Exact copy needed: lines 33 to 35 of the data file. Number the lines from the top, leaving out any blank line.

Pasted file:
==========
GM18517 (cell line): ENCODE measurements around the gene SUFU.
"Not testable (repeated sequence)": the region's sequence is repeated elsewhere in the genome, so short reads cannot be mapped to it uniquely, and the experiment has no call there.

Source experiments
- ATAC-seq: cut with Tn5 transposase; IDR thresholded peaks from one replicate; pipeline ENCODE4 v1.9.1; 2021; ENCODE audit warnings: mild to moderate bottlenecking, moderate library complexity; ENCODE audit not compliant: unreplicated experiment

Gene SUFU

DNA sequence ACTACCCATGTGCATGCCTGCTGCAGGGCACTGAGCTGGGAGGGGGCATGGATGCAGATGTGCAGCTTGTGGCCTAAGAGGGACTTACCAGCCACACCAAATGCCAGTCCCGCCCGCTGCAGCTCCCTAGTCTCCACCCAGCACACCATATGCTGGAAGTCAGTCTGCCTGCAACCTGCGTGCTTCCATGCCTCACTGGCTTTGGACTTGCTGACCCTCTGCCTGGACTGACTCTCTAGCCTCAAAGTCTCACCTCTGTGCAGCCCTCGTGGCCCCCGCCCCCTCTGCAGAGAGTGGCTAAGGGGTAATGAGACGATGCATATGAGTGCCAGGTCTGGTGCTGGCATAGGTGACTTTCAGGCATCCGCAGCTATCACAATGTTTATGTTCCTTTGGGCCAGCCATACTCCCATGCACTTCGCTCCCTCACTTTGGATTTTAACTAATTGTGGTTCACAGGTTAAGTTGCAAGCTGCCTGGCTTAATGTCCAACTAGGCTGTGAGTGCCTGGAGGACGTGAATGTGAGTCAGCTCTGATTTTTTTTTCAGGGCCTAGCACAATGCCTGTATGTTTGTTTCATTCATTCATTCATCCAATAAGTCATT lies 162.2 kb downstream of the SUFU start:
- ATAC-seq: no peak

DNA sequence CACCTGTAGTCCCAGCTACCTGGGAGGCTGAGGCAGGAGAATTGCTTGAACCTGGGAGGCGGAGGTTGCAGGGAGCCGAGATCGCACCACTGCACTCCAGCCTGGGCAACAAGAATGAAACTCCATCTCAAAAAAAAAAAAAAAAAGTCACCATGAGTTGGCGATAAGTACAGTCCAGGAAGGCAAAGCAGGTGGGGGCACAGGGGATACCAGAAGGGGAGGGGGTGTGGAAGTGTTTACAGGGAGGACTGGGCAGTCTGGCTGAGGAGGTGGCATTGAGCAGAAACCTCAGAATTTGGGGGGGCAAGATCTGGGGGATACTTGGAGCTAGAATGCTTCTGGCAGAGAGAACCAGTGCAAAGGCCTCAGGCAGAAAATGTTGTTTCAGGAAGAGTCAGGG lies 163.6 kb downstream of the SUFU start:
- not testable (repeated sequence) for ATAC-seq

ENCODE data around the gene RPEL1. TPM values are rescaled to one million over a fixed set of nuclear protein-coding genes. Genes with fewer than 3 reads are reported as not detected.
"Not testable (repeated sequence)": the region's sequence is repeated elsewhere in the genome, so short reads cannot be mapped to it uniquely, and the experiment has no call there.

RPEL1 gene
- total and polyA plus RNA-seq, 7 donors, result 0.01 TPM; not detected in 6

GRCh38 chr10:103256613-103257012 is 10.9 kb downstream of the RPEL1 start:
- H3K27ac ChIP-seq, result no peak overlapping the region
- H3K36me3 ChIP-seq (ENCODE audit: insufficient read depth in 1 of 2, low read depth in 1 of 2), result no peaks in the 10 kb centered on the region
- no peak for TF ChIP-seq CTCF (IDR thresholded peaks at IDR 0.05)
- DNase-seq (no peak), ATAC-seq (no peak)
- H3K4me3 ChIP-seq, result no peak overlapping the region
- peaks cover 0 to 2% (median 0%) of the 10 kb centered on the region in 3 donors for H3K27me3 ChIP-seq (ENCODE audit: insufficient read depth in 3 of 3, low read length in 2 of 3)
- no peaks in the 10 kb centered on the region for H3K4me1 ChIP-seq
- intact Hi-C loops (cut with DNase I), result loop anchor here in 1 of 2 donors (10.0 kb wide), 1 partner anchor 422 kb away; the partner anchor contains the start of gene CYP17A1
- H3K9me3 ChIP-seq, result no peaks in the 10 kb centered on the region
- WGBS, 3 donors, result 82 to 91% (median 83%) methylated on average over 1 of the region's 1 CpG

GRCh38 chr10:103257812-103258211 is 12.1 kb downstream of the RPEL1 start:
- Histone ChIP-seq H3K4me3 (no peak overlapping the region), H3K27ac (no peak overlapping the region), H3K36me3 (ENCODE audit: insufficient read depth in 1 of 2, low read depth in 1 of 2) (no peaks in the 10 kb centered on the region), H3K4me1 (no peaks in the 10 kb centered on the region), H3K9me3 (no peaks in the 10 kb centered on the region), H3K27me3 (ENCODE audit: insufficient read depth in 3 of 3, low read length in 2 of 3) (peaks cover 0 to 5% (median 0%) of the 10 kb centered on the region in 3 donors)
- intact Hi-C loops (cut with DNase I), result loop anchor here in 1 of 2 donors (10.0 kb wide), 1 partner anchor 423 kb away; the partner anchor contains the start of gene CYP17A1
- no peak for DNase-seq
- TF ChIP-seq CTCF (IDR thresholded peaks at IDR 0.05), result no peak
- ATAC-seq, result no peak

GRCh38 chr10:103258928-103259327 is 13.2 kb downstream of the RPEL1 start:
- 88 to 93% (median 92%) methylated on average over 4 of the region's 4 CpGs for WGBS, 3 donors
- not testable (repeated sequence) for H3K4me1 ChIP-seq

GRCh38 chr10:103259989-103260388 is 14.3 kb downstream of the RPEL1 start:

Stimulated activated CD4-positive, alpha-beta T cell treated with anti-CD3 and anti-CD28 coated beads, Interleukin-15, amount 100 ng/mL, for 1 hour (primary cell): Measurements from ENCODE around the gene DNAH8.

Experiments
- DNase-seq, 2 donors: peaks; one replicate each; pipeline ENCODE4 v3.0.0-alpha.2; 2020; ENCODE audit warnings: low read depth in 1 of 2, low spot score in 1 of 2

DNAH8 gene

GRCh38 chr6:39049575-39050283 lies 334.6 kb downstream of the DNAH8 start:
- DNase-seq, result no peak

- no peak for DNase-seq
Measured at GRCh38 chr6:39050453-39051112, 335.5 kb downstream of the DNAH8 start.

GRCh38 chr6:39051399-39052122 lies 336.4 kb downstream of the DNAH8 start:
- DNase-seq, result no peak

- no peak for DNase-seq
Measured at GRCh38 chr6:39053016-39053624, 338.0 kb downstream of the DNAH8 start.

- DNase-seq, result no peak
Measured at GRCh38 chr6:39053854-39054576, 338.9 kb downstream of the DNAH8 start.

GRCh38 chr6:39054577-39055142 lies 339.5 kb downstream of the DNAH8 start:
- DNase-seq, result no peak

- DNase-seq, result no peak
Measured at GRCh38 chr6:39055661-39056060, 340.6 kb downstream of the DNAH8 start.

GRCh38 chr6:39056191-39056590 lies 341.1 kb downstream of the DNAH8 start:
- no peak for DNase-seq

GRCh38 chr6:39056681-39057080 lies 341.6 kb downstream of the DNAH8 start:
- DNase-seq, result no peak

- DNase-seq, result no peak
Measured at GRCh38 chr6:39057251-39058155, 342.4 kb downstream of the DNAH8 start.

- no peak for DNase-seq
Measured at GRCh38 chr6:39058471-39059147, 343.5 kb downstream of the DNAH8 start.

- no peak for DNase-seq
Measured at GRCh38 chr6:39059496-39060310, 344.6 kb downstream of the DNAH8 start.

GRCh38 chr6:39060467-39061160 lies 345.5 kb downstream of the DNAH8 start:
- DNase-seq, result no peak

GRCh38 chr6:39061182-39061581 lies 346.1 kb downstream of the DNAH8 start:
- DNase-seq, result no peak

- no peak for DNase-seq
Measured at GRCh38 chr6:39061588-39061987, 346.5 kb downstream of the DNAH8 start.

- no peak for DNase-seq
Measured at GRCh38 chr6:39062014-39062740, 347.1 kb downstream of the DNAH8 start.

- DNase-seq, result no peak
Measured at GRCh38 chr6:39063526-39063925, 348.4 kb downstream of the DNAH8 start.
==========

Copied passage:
- not testable (repeated sequence) for H3K4me1 ChIP-seq

GRCh38 chr10:103259989-103260388 is 14.3 kb downstream of the RPEL1 start:

Stimulated activated CD4-positive, alpha-beta T cell treated with anti-CD3 and anti-CD28 coated beads, Interleukin-15, amount 100 ng/mL, for 1 hour (primary cell): Measurements from ENCODE around the gene DNAH8.